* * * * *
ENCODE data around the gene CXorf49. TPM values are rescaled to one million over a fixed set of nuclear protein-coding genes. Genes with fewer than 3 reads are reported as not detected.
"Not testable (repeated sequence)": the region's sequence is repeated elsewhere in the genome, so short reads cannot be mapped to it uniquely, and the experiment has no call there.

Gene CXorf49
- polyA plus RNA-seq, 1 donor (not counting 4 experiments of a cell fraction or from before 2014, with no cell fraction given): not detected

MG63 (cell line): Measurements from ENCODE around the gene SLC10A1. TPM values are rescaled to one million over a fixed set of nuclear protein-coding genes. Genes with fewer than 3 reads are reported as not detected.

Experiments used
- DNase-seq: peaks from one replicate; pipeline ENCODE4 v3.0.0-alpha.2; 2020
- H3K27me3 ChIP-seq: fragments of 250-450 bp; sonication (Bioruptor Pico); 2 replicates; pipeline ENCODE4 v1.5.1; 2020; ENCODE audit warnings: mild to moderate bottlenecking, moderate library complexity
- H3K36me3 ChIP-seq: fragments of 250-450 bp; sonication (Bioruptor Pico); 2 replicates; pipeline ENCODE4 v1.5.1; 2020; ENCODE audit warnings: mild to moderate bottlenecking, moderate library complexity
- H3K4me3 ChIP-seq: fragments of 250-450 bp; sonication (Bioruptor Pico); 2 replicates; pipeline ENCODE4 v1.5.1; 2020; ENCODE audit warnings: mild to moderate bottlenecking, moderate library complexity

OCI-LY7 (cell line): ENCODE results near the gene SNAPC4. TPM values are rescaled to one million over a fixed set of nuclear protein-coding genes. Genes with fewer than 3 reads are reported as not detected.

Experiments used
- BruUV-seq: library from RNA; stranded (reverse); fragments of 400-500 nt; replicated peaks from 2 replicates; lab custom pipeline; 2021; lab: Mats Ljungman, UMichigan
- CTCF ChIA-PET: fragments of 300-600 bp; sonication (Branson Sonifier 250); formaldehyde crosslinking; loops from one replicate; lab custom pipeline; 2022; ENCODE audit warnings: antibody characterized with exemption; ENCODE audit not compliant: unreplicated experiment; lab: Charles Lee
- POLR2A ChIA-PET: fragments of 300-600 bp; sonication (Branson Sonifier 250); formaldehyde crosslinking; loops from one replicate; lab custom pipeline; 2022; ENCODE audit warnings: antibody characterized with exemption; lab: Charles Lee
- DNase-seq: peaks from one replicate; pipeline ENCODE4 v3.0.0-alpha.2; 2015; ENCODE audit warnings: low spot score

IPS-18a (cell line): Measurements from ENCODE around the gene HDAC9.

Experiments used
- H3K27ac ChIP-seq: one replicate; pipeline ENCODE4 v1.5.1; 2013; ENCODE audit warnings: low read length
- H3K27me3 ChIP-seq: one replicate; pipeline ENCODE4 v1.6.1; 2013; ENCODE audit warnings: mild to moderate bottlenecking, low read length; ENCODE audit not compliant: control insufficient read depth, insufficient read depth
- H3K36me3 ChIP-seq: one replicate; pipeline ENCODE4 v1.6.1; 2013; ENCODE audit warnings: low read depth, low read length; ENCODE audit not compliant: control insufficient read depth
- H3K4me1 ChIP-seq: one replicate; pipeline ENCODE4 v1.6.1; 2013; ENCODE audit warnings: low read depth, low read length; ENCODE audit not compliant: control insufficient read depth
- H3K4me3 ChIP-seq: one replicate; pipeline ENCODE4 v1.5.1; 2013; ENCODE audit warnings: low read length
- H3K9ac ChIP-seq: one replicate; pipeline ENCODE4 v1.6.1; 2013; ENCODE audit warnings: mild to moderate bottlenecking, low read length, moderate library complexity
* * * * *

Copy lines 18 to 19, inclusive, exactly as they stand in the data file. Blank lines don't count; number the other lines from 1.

Experiments used
- H3K27ac ChIP-seq: one replicate; pipeline ENCODE4 v1.5.1; 2013; ENCODE audit warnings: low read length